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Defects. maria.berdova@aalto.fi. Maria Berdova. Types of Defects Generation-Recombination Statistics Mathematical Description Detection Methods. Outline. 3) Vacancy. 1) Foreign interstitial (e.g. Oxygen in silicon). 4) Self interstitial. 2) Foreign substitutional (like dopant atom).

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defects

Defects

  • maria.berdova@aalto.fi

Maria Berdova

Postgraduate Course in Electron Physics I

outline

Types of Defects

  • Generation-Recombination Statistics
  • Mathematical Description
  • Detection Methods
Outline

Postgraduate Course in Electron Physics I

types of defects

3) Vacancy

1) Foreign interstitial (e.g. Oxygen in silicon)

4) Self interstitial

2) Foreign substitutional (like dopant atom)

5) Stacking fault

Types of defects

6) Edge dislocation

7) Precipitate

Postgraduate Course in Electron Physics I

defects1

Vacancy

http://open.jorum.ac.uk/xmlui/handle/123456789/5649

Defects

Stacking fault

Postgraduate Course in Electron Physics I

Interstitial

metallic impurities

Degradation of gate integrity

  • Degradation of the device (at high stress point and in junction space charge region)
Metallic impurities

Postgraduate Course in Electron Physics I

effect of contamination
Effect of contamination

Fe in Si, and Cu in Si

Postgraduate Course in Electron Physics I

defects2

Shallow defects

    • Energy levels close to the valence or conduction band
    • Acting as dopants
  • Deep defects
    • Energy level away from the band edges
    • Short range part of the potential determines energy level
    • Normally non-wanted defects
    • E  ~ 150 meV(from the conduction band or valence band edges)
Defects

Postgraduate Course in Electron Physics I

generation recombination statistics

Traps or G-R centers

  • Deep level impurities

(metal impurities, crystal

imperfections)

Trapping

Trapping

Generation-Recombination Statistics

Postgraduate Course in Electron Physics I

G

R

mathematical description

G-R center is occupied by hole or by electron, which are recombined or generated

Time dependence of electron or hole density

(electron/hole time rate of change due to G-R mechanisms)

Mathematical Description

Center occupancy rate

thermal velocity

Postgraduate Course in Electron Physics I

electron capture cross-section

of the G-R center

mathematical description1

Solution

nT(0) is the density of G-R centers occupied by electrons at t = 0

Mathematical Description

the steady-state density

n-type substrate

schottky diode

a) nT = NT

Capture dominates emission

b) t

G-R centers are

initially occupied by electrons

electrons are

emitted from G-R centers

Schottky diode

Near the edge of scr the mobile electron density tails of from qnr to scr – captures compete with emissions

Postgraduate Course in Electron Physics I

mathematical description2

from zero bias to reverse bias

Emission period

Capture period

from reverse bias to zero bias

Mathematical Description

Postgraduate Course in Electron Physics I

capacitance measurements

Capacitance of the Schottky diode

  • Nscr - ionized impurity density in the SCR
  • time dependence of nT (t ) or pT (t )
Capacitance measurements

capacitance at t = 0 and t = ∞

time – varying capacitance

Postgraduate Course in Electron Physics I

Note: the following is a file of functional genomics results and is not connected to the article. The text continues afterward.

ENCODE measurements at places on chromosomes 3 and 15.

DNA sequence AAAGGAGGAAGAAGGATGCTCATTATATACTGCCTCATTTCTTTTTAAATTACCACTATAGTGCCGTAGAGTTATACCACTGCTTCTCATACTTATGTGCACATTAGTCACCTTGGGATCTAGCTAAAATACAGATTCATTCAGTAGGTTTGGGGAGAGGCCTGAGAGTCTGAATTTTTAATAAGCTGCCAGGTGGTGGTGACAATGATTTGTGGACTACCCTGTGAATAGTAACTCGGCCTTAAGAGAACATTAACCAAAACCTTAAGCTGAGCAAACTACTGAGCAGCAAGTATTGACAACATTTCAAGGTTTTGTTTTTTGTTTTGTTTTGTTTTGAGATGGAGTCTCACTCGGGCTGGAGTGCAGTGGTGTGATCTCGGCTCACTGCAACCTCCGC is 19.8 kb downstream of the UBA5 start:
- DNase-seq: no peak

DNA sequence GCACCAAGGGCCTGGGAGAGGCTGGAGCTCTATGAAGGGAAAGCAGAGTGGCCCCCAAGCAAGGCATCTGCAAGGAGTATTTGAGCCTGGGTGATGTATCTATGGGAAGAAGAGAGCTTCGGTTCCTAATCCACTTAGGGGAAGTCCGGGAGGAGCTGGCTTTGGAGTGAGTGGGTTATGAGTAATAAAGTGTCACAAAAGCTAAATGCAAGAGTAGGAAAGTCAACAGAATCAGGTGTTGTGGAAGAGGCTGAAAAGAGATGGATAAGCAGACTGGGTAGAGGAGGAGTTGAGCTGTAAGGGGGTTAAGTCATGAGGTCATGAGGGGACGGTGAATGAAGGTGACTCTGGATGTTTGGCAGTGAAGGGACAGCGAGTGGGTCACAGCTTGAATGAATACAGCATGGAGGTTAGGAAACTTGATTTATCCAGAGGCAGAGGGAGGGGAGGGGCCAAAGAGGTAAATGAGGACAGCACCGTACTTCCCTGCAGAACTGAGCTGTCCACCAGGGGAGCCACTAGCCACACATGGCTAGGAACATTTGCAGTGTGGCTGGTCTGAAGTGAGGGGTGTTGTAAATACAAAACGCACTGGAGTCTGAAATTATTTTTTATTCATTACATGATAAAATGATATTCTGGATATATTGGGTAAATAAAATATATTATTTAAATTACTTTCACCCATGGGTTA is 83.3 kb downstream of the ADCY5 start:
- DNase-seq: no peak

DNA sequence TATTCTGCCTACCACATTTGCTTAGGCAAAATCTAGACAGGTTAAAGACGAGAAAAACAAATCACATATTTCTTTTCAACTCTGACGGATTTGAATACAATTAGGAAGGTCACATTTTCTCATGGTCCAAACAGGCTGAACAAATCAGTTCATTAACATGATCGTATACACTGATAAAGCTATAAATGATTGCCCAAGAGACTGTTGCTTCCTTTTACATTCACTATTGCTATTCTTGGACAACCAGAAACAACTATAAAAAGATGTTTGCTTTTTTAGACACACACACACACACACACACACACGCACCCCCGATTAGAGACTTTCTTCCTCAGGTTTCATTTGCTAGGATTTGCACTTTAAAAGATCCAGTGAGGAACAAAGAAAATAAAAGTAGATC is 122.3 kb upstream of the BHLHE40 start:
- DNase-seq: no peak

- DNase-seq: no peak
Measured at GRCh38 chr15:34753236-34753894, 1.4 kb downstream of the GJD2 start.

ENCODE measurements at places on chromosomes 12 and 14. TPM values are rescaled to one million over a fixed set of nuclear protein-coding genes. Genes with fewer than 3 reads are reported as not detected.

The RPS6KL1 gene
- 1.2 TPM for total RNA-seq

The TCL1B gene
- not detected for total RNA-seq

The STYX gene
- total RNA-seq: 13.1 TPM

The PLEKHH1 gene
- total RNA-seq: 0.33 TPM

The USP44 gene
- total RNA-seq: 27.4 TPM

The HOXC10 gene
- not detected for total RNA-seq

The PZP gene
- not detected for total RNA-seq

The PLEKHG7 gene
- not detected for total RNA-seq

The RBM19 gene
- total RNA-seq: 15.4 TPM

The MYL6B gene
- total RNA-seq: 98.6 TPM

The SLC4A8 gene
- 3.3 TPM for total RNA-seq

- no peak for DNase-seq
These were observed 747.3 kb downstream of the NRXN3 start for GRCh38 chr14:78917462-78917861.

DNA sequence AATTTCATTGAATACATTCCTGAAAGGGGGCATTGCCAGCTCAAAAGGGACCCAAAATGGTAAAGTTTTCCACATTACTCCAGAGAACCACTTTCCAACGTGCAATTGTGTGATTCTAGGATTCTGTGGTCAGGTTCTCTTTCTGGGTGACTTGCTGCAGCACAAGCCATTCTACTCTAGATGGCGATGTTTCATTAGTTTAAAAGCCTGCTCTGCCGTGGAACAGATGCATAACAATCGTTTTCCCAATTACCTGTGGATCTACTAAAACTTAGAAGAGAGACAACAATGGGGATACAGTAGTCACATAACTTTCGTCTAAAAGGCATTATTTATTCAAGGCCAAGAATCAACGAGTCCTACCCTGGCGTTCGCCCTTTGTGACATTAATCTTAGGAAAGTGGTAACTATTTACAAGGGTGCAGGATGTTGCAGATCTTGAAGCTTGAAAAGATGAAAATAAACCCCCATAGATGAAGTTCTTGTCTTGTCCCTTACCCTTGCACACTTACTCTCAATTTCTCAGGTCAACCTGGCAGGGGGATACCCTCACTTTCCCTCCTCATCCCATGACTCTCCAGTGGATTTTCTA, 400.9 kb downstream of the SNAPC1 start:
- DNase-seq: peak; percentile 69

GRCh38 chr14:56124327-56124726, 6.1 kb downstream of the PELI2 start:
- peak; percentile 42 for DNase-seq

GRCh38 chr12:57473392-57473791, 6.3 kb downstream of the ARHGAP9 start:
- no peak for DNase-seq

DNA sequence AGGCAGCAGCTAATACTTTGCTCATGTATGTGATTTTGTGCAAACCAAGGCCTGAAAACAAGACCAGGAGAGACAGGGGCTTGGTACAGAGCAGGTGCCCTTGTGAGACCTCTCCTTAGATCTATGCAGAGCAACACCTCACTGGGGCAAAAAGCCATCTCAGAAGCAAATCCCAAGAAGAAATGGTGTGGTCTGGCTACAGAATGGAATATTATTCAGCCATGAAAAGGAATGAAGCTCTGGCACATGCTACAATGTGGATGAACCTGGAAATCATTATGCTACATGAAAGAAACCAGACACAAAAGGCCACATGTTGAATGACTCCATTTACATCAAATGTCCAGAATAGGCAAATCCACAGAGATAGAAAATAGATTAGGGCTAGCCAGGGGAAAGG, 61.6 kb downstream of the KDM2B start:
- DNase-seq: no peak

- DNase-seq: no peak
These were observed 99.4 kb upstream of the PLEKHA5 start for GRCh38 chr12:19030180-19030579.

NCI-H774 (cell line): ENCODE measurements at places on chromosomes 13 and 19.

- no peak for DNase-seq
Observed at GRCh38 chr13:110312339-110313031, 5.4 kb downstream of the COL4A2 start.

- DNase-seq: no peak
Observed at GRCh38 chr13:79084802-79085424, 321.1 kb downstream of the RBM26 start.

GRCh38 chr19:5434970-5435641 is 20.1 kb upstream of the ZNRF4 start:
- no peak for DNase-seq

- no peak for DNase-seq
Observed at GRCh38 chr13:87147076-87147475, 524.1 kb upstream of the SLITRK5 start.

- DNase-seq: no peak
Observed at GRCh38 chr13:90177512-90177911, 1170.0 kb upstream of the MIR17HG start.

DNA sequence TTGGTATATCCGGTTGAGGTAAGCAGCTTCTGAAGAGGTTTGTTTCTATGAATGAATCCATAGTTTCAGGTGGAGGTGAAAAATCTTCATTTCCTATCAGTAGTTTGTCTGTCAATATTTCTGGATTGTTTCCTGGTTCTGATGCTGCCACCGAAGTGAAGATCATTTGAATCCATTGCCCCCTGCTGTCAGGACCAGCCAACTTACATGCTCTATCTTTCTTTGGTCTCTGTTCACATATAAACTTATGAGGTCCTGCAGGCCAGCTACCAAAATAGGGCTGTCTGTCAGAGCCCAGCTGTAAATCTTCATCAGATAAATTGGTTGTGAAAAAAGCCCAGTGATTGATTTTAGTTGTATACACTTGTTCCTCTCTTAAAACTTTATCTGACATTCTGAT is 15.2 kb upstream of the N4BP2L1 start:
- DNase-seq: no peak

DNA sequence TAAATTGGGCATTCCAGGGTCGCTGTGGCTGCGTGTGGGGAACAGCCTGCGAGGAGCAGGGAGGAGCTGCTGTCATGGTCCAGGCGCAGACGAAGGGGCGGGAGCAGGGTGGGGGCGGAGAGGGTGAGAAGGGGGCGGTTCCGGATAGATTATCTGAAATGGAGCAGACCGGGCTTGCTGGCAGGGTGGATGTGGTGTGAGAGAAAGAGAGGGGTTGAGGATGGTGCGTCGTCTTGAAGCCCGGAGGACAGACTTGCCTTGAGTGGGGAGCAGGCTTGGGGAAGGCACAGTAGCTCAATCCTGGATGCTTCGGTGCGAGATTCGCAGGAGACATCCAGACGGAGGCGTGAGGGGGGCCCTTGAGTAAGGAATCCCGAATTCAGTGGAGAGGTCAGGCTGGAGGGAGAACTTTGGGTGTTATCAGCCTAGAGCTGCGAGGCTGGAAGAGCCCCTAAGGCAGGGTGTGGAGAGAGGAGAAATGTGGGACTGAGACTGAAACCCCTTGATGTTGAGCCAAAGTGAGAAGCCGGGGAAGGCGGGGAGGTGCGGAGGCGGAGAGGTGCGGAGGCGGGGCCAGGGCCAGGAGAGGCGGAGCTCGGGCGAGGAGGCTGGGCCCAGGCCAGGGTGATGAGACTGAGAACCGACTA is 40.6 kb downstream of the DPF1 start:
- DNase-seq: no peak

capacitance measurements1

the steady-state density

Plot 1/C2vs V

Capacitance measurements

S (t) – slope

Postgraduate Course in Electron Physics I

capacitance measurements2

Transient Measurements

time-varying W is detected

as time-varying capacitance

C0 is the capacitance of a device with no deep-level impurities at reverse bias -V

Capacitance measurements

Postgraduate Course in Electron Physics I

capacitance measurements3

Emission—Majority Carriers:

  • During the reverse bias pulse, majority carriers are emitted as a function of time
Capacitance measurements

As majority carriers are emitted from the traps , W decreases and C increases until steady state is attained

Postgraduate Course in Electron Physics I

capacitance measurements4

Reverse biased capacitance change

The capacitance increases with time for majority carrier emission whether the substrate is n- or p-type and whether the impurities are donors or acceptors.

Capacitance measurements

Intercept on theln-axis givesln[nT(0)Co/2ND]

Postgraduate Course in Electron Physics I

emission minority carriers

During the forward-bias phase, holes are injected into the n-substrate and

capture dominates emission.

(p+n junction)

Lower half of the band gap pulses minority carrier

forward bias

Emission minority carriers

charge changes from neutral to negative

reverse bias

Postgraduate Course in Electron Physics I

capture majority carriers

The density of traps able to capture majority carriers

tf is ”filling” time

tf>>τc

tf<<τc

Capture—Majority Carriers

1. Reverse bias

2. Zero bias

Postgraduate Course in Electron Physics I

capture majority carriers1

The reverse-bias capacitance depends on the filling pulse width

τccan be determined by varying tf

Capture—Majority Carriers

Postgraduate Course in Electron Physics I

capture majority carriers2

ln(∆Cc) versustfhas a slope of 1/τc = σnvthn

Capture—Majority Carriers

an intercept on ln(∆Cc) axis of ln{[NT − nT (0)]C0/2ND} obtained by varying the capture pulse width during the capacitance transient measurement

Postgraduate Course in Electron Physics I

current measurements

The carriers emitted from traps can be detected as a capacitance, a charge, or a current.

The integral of the I -t curve representsthe total charge emitted by the traps.

high temperatures

is short

is high

time constant

current

low temperatures

increases

decreases

Area under I -t curveremains constant

Current Measurements

C-t measurements at low temp

& I-t measurements at high temp

time constant data

Postgraduate Course in Electron Physics I